Bruce: Yes, absolutely. It gave me the rest of my life—you know, the fulfillment of family, of love and being able to be loved, of delving deeper into your own history and your own essence, and that affecting your creativity. The way I’d describe it is you’re standing in front of a brick wall and you think you’re seeing all that the world is, and then suddenly you start pushing and a brick drops out, and you look through into this complete other experience and existence, and you go, “Fuck. Woah, I’ve been living on such a limited level.” It expanded my vision, and it also helped rid me of my depression. That and also pharmacology has played a big part in giving me my life back and that’s been very important also.

When I heard, "It gave me the rest of my life," something shifted and I heard the voice in my head say, so clearly, "It's time." Six weeks later on New Year's Day, I had my first call with my new therapist.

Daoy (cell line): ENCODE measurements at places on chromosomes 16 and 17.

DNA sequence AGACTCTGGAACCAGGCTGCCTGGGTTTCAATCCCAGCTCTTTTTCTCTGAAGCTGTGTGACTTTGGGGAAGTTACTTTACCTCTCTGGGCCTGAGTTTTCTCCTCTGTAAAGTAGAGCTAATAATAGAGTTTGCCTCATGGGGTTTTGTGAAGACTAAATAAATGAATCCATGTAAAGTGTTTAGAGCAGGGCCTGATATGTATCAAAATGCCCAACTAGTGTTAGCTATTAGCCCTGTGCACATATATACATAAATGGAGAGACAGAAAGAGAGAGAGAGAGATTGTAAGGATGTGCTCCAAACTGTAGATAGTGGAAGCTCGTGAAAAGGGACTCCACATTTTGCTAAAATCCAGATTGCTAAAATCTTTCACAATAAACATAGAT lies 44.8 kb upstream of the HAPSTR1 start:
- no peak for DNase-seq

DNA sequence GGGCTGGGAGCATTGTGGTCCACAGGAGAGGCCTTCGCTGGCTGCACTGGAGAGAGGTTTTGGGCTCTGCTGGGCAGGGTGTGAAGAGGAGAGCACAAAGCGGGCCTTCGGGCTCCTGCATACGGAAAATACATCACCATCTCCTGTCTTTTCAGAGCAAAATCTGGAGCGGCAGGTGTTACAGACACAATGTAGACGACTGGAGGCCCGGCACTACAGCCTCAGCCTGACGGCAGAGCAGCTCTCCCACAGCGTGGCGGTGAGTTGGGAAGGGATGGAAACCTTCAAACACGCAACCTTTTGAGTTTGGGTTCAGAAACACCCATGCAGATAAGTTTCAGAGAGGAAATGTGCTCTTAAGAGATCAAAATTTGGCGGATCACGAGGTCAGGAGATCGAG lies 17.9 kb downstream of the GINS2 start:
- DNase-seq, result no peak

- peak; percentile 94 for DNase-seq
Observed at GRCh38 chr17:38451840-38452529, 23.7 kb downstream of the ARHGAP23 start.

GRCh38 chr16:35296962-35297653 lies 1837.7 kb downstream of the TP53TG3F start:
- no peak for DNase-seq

It wasn’t like therapy was unknown to me. My father was a social worker. Family and friends have extolled its virtues over the years. Coworkers have added therapy appointments to team calendars, which I always admired. Stories about the rise in people seeking therapy during the pandemic were everywhere.

I had often considered it, but never taken the leap. The stress and anxiety of that time, though, was pervasive—the pandemic, recession, layoffs (including my own company), U.S. election—any one of which was more than enough. With little interaction with others and nowhere to go, work became all-consuming—it felt like one thing I could control when so much that I couldn't was swirling around me.

I was fortunate to find the perfect therapist for me on my first try. We laughed in that first call and nearly every one since. It helps to realize that the thoughts that go through our heads are, quite often, laughable, and create some emotional distance.